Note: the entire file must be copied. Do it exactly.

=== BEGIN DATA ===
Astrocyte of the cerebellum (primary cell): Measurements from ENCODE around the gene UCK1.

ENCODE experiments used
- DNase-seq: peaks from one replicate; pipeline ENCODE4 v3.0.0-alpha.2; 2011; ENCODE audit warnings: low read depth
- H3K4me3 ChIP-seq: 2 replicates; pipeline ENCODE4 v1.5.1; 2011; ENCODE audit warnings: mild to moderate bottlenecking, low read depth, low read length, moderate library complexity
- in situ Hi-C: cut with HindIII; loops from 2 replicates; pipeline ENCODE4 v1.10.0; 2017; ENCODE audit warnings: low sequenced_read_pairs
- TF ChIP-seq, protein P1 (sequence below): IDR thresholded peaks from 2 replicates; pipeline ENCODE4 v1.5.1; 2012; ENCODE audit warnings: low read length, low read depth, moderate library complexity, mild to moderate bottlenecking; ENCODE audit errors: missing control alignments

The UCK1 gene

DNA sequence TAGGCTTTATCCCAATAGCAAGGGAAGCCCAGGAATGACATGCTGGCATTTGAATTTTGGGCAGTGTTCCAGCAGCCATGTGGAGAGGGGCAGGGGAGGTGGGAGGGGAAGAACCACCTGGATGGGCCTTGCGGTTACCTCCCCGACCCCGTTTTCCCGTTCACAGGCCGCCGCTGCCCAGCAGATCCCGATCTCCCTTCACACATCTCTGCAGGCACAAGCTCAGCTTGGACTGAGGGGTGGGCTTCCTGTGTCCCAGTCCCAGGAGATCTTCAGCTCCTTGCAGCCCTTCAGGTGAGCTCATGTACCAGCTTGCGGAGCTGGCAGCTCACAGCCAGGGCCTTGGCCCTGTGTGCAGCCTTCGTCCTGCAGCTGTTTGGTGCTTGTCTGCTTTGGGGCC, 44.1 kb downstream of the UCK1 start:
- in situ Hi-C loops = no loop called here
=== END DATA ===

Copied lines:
Astrocyte of the cerebellum (primary cell): Measurements from ENCODE around the gene UCK1.

ENCODE experiments used
- DNase-seq: peaks from one replicate; pipeline ENCODE4 v3.0.0-alpha.2; 2011; ENCODE audit warnings: low read depth
- H3K4me3 ChIP-seq: 2 replicates; pipeline ENCODE4 v1.5.1; 2011; ENCODE audit warnings: mild to moderate bottlenecking, low read depth, low read length, moderate library complexity
- in situ Hi-C: cut with HindIII; loops from 2 replicates; pipeline ENCODE4 v1.10.0; 2017; ENCODE audit warnings: low sequenced_read_pairs
- TF ChIP-seq, protein P1 (sequence below): IDR thresholded peaks from 2 replicates; pipeline ENCODE4 v1.5.1; 2012; ENCODE audit warnings: low read length, low read depth, moderate library complexity, mild to moderate bottlenecking; ENCODE audit errors: missing control alignments

The UCK1 gene

DNA sequence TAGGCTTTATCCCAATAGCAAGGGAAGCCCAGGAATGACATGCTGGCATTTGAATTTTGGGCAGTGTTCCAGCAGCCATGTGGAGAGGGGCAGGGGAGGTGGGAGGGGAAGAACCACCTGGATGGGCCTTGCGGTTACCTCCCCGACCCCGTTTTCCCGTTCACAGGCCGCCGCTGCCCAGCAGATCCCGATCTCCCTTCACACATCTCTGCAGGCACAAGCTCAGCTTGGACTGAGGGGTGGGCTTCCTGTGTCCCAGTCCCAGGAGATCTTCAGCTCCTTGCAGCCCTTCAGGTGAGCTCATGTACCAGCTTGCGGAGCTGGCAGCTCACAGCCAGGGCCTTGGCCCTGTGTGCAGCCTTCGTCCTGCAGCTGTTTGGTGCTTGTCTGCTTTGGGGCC, 44.1 kb downstream of the UCK1 start:
- in situ Hi-C loops = no loop called here